What are your goals for the human species? Where are we headed? What should we be spending our time creating, supporting and building? Lets make some steps in the right direction!
SO much has happened! Several days ago, I arrived on Pine Island (city of Bokeelia, FL) at the home of Nancy Boyd, the aunt of my good friend Greg Petry. Greg had insisted that I go stay with her, and its a very good thing that I did. Upon my arrival, Nancy took me out to lunch while giving me a short tour of the island. She has been in the area since before it was developed, and now, it is all houses and golf courses. Nancy and I talked about spiritual paths, and found out that she is going on a retreat at the conference center in North Carolina which also runs the outdoor school where I just got a job. Soon after, Nancy dropped me off at her house and went out of town for the remainder of my stay. Nancy's house sits on a canal with immediate access to mangrove forest. While I was there, I took out one of her kayaks for a couple of hours, swam in her pool, did laundry, cooked several amazing meals and relaxed in the sun. It was quite nice.
The morning I left Nancy's, I woke up at 4:45 am and was on the road by 5:30. I then pedaled 30 miles in the dark to Fort Myer's beach, where I caught the Key West ferry. The Key west ferry is the nicest ferry I've ever been on. Cloth, reclining seats, similar to an airplane, filled the 2 story vessel. Tables with padded chairs, walls lined with flat-screen TVs, a full bar and snack bar all fit on the boat. This ferry was a pedestrian only (plus bikes, but no cars) ferry, and so it was filled top to bottom with people. 3.5 hours across the ocean at a rapid pace put us in Key West.
Key West reminds me of Venice, CA combined with Disneyland. Funky, tiny houses line the streets in the older districts, including the house of Ernest Hemingway, and the house where Harry S. Truman spent 8 months of his presidency. People on bikes are everywhere, cruising down the narrow streets in seeming harmony with the light but constant car traffic. It was the first place in a long while that I felt welcome and at ease on my bicycle on every road. The Disney part comes into play with the amount of hokey commercial venues that constitute the “Harbor Walk,” a pedestrian path over the water which winds between a harbor filled with yachts and racing boats on one side, and bar/restaurants on the other. Aside from this area and the main street, Duval, running north/south through town, the rest of Key West was refreshingly relaxed and aesthetically pleasing. Some of the Caribbean island vibe definitely penetrates the city that was, at different times in the past, the cigar-rolling capital of the world and the shrimp-fishing capital of the world. Now, the main industry is certainly tourism, catering to snorkelers and scuba divers, but also to retirees wanting to escape the cold north in the winter.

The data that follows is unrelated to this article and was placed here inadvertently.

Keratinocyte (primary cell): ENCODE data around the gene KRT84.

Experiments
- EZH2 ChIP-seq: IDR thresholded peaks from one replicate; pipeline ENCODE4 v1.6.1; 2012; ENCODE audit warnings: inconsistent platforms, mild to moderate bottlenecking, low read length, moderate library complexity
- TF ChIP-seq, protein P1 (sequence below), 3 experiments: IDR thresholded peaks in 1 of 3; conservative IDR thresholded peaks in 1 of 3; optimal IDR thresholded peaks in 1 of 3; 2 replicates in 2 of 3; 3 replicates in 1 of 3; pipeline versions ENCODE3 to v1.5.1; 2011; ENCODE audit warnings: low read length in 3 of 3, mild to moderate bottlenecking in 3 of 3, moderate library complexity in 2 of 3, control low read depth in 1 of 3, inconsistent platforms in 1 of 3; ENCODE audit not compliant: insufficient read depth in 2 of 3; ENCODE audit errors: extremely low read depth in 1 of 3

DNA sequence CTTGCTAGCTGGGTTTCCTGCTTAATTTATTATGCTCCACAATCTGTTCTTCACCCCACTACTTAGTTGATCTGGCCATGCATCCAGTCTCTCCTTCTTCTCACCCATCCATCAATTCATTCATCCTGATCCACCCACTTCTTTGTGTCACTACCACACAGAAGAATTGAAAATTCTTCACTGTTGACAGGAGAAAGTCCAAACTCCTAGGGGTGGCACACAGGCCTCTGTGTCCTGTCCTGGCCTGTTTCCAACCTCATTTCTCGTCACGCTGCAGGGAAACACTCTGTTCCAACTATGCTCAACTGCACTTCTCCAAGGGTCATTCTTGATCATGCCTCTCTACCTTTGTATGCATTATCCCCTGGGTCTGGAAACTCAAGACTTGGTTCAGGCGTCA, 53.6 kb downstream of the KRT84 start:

I somewhat regret that I did not jump on a snorkeling tour while I was there. These days, I feel silly paying someone else to guide me on a recreational activity that I am more than comfortable doing on my own, or leading others to do. But Key West snorkeling requires a boat in order to get out to the reef (the 3rd largest in the world), and so it costs money. I only had a couple of days, and decided, as I have been doing more and more lately, to spend it with good people, rather than worrying about the specific attractions of the location.
My hosts in Key West were Adam and Erin. Adam and I worked at Redcliff Ascent together in 2006-2007, and haven't seen each other since until now. Erin grew up in Key West, and has moved back to be closer to her family, and live in a really fun place. The house I stayed in used to belong to Erin's grandfather, and now the two of them share it with 3 cats. It is a small, funky island house with tons of character and custom everything. The walls were lined with full bookshelves and local art. It was a creative, cozy atmosphere. Adam took me on a short walking tour of Key West. The city is so small that nearly everything is walking distance if you aren't on a tight schedule. That night, we met some of their friends for a drink, and then Adam and I ended up having dinner with Erin's family while Erin went to a going-away dinner for a co-worker. The next day, Adam led the Key West Homebrew club in a beer-making session, which I attended and mingled with good beer-making folks. For dinner, Adam cooked up some awesome beans and rice with skirt steak, and I threw a salad together. It was the best dinner I'd had in quite some time.